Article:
When I told friends I was going to Chaozhou, my coach’s hometown, I usually got this response:
Them: Oh! The food in Chaozhou is so good!
Me: Oh yeah? What kind of food?
Them: I don’t know. I just heard that.
Chaozhou is a familiar name in this part of China, as it is kinda close, but no one really knows much about it because it’s not particularly famous or anything. It’s a small, not very modern city in Guangdong province (China’s southernmost province).
My coach was back there for a week during the Spring Festival holiday, China’s biggest holiday of the year (you may know it as Chinese New Year) and invited me for a few days. Why, to show off the culture and introduce me to his family? No, it was to play badminton of course. And I couldn’t say no to that.
True to everyone’s impression, Chaozhou does has a lot of delicious food as I quickly found out. Without even dropping of my stuff my coach took me to “The Most Famous Restaurant in Chaozhou” a small grubby hole-in -the-wall dirty place with a lady upfront grabbing raw beef and *something* (perhaps tripe?) throwing it into a giant pot of boiling water and pulling it out a minute later with some noodles and serving it up.
After a long wait, and a fight with a few old people for a table, we got our bowls.
Then we went directly to his friends tea shop. Now, I’ve always known how much my coach likes tea. He always is pouring it in his shop and court (in the style called “Kungfu tea”) but I thought it was in a friendly welcoming kind of way.
Turns out my coach loves tea almost as much as he loves badminton. And drinking copious amounts of tea out of tiny cups would be the thing I did the most during the visit.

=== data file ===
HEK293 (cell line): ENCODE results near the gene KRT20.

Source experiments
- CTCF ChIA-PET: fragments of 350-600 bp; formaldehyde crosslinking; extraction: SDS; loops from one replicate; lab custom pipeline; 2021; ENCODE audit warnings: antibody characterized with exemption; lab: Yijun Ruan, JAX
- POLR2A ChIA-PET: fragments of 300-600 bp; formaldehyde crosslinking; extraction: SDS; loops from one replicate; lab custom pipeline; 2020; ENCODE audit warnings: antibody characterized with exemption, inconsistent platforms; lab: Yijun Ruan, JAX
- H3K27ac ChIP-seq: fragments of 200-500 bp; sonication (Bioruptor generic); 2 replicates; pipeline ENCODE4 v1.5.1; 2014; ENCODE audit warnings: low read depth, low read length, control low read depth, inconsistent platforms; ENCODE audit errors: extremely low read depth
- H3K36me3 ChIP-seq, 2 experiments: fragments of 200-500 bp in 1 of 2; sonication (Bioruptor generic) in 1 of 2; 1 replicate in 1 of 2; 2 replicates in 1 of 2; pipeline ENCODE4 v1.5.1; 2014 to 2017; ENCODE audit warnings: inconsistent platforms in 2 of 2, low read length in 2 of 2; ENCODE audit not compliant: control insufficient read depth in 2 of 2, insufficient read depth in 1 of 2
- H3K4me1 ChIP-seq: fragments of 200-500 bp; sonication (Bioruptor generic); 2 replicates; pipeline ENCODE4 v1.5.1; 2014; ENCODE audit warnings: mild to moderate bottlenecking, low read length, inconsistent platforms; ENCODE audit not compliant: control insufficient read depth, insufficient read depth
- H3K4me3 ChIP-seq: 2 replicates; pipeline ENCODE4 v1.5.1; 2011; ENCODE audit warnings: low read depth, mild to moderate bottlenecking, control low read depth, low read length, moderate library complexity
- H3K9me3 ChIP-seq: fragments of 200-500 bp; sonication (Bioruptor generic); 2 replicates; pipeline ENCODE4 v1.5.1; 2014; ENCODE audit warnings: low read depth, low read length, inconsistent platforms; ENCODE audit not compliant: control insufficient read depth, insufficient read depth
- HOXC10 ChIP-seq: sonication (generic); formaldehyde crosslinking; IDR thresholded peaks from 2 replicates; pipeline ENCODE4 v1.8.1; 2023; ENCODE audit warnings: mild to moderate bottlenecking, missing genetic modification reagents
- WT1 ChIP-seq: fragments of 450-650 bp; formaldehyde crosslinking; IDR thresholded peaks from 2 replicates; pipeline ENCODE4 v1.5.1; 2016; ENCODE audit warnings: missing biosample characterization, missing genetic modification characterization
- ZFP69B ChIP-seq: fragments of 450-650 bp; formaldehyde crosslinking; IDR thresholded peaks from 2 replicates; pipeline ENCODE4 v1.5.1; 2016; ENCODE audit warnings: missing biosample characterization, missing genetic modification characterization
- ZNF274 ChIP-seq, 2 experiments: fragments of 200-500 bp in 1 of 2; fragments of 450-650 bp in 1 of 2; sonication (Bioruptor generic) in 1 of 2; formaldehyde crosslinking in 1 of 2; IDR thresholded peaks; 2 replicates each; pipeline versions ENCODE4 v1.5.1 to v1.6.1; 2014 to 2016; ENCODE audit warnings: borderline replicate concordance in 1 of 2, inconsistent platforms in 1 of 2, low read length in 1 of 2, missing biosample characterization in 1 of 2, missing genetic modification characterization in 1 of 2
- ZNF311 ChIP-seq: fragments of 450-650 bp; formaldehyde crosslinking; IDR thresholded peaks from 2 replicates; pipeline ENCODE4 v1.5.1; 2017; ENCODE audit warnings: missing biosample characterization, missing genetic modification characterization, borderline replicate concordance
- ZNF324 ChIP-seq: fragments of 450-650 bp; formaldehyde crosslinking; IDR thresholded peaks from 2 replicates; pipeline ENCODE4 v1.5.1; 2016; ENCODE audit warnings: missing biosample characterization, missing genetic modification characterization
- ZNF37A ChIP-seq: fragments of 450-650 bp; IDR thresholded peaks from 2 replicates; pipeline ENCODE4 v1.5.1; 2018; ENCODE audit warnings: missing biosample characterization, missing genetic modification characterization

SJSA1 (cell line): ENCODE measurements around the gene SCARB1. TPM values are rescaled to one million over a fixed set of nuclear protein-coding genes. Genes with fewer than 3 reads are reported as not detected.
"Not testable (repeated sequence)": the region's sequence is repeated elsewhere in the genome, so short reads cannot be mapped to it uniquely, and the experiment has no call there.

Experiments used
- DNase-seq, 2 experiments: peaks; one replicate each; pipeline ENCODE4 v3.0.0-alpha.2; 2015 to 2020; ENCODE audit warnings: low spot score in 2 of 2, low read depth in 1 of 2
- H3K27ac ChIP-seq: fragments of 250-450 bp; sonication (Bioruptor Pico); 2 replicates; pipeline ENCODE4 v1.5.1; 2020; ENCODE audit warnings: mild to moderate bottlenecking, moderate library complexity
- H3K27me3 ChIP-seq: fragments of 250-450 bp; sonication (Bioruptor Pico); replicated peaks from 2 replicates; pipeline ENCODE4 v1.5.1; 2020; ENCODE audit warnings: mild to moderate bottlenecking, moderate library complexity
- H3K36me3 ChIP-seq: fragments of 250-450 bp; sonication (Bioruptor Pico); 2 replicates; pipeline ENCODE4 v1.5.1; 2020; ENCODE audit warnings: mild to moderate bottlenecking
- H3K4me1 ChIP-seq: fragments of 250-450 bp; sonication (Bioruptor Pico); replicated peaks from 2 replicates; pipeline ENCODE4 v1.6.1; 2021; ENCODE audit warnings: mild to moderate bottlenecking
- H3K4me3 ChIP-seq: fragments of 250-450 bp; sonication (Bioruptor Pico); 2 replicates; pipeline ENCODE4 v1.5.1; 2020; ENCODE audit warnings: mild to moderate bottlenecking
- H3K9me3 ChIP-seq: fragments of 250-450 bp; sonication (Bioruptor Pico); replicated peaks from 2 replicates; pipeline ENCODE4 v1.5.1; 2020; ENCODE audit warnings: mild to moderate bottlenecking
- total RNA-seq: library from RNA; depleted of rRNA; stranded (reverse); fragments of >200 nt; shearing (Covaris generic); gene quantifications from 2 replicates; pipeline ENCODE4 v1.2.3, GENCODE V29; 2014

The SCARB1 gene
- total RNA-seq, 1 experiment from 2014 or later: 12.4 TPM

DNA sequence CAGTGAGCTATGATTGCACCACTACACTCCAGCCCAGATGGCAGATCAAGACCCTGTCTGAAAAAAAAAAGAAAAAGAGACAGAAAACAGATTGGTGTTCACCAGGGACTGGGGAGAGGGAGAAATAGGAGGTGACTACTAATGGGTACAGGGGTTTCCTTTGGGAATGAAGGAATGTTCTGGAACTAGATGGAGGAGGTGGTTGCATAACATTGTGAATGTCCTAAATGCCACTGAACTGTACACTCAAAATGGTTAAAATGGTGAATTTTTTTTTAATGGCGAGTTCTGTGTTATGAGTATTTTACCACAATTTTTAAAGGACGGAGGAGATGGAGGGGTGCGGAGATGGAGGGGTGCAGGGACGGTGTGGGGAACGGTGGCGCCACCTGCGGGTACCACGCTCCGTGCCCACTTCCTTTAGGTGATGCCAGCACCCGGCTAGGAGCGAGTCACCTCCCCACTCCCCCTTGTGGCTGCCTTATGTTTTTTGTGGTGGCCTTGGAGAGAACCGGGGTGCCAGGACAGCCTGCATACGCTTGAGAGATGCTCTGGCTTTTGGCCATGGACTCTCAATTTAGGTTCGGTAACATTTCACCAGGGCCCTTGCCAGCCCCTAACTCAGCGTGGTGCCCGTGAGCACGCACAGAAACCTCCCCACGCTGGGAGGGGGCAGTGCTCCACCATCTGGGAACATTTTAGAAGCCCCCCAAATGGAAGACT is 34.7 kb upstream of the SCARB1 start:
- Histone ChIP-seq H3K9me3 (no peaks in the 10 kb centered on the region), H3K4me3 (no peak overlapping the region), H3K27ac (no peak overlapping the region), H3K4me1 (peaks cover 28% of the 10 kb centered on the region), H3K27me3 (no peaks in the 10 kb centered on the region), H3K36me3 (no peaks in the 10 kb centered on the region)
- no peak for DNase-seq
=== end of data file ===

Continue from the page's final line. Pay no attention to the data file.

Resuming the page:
This was a cool tea shop, and all the little pots were handmade by the boss (my coaches friend). Turns out he’s a master potter and when we walked in, he mentioned that he had an American friend too.
The friend was Mary, an 20-something girl from Austin, Texas who has been studying tea, and tea pots for almost a decade now. She came to Chaozhou to learn the unique style and practice at making the Chaozhou pottery (apparently a semi-famous style in China).
Afterwards I asked my coach if him and his friend ever get together and talk about “their really annoying American students.” He laughed and said no, but I do think it is an incredible coincidence that these two old friends, who don’t speak English and have never traveled far from where they were born, both have American female students. Life!
We did some touristy stuff, I met his family, we ate dinner and finally at 9 o’clock we arrived at the main event: badminton.
“People in Chaozhou play badminton late,” he told me. And it was true. Some people didn’t even show up until 10pm to start playing.